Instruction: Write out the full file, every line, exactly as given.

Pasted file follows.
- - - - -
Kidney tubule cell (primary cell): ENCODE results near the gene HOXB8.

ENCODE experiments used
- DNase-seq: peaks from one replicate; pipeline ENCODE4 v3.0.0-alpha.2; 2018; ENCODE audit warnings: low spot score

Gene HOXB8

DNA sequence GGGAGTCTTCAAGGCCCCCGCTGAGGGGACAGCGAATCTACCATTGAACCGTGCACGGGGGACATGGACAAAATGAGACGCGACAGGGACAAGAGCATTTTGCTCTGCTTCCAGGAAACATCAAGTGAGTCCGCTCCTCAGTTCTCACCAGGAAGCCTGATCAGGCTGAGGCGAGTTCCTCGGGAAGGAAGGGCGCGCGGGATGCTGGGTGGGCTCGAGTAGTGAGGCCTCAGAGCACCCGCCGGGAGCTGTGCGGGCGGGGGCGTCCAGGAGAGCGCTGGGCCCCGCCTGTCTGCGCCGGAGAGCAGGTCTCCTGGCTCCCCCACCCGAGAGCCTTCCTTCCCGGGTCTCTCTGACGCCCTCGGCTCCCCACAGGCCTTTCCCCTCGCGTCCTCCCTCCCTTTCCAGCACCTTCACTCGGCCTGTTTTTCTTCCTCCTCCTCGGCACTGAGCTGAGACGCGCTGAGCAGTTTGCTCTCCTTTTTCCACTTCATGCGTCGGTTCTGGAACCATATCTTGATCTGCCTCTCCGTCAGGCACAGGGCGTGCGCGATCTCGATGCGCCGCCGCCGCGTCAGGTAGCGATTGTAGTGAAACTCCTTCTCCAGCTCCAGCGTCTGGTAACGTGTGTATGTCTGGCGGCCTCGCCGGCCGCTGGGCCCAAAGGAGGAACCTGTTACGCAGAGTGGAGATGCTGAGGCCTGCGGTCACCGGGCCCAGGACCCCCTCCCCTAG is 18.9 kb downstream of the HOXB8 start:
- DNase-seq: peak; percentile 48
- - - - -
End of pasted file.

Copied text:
Kidney tubule cell (primary cell): ENCODE results near the gene HOXB8.

ENCODE experiments used
- DNase-seq: peaks from one replicate; pipeline ENCODE4 v3.0.0-alpha.2; 2018; ENCODE audit warnings: low spot score

Gene HOXB8

DNA sequence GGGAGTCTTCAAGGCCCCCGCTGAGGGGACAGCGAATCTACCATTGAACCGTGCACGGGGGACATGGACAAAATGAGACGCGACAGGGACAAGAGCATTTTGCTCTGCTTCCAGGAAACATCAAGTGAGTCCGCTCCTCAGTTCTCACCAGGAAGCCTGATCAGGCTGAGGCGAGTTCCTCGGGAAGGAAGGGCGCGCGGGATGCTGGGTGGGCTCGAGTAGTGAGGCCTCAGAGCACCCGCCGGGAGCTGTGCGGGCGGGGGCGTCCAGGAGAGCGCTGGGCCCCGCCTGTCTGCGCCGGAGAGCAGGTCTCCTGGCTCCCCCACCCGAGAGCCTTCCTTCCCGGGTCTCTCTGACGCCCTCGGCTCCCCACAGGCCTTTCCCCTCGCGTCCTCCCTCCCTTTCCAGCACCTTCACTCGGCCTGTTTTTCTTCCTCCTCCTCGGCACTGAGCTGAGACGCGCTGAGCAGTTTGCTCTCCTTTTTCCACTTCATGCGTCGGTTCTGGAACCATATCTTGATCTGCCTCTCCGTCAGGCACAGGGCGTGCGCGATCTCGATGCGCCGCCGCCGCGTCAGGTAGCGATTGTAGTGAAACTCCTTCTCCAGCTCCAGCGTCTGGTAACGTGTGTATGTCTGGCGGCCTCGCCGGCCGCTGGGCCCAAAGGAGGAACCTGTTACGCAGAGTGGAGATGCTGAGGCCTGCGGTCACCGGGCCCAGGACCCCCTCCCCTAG is 18.9 kb downstream of the HOXB8 start:
- DNase-seq: peak; percentile 48